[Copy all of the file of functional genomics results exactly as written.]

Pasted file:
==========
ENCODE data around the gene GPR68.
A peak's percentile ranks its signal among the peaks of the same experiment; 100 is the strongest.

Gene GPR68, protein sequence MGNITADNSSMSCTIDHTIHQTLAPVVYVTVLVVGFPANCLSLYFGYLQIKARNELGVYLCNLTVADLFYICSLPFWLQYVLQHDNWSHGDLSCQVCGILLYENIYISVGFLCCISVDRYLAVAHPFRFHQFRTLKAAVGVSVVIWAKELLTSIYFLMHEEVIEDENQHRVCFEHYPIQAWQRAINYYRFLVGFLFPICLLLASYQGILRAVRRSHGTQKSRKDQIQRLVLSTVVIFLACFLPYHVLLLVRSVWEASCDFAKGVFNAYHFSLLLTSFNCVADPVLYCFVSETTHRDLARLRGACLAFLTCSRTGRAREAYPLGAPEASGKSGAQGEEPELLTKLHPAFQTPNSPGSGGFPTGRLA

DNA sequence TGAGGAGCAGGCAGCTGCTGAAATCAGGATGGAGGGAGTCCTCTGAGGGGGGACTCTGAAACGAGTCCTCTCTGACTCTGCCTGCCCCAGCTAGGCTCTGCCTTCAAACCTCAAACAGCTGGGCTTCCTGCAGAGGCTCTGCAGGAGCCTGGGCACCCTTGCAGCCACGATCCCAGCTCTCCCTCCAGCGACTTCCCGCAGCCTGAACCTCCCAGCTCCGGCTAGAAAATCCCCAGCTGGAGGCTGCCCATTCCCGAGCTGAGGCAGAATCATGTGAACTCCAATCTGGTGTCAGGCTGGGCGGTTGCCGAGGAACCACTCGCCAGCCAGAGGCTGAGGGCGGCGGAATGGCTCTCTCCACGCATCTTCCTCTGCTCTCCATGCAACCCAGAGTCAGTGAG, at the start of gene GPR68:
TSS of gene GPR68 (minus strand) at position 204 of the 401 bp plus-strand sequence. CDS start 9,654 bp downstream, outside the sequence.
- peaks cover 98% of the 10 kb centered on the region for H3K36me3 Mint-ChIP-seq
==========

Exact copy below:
ENCODE data around the gene GPR68.
A peak's percentile ranks its signal among the peaks of the same experiment; 100 is the strongest.

Gene GPR68, protein sequence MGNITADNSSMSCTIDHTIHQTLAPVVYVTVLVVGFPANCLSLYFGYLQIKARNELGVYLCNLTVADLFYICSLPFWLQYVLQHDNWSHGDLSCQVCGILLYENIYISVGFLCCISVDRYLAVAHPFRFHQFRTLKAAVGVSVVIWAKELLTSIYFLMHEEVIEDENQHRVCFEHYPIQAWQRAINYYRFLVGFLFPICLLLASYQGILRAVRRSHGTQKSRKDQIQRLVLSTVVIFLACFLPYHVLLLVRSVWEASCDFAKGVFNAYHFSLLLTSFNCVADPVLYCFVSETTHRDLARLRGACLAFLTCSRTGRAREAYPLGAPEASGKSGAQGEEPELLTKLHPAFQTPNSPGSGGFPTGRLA

DNA sequence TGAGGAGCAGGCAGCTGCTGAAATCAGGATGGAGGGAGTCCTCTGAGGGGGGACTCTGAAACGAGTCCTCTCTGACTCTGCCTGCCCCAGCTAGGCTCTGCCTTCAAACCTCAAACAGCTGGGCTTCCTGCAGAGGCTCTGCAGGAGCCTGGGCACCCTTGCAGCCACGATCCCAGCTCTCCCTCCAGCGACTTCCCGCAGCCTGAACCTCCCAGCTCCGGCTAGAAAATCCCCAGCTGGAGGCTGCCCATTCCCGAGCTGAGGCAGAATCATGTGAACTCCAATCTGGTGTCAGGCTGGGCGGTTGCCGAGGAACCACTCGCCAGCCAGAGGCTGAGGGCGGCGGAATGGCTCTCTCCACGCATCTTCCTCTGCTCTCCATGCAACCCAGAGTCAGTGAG, at the start of gene GPR68:
TSS of gene GPR68 (minus strand) at position 204 of the 401 bp plus-strand sequence. CDS start 9,654 bp downstream, outside the sequence.
- peaks cover 98% of the 10 kb centered on the region for H3K36me3 Mint-ChIP-seq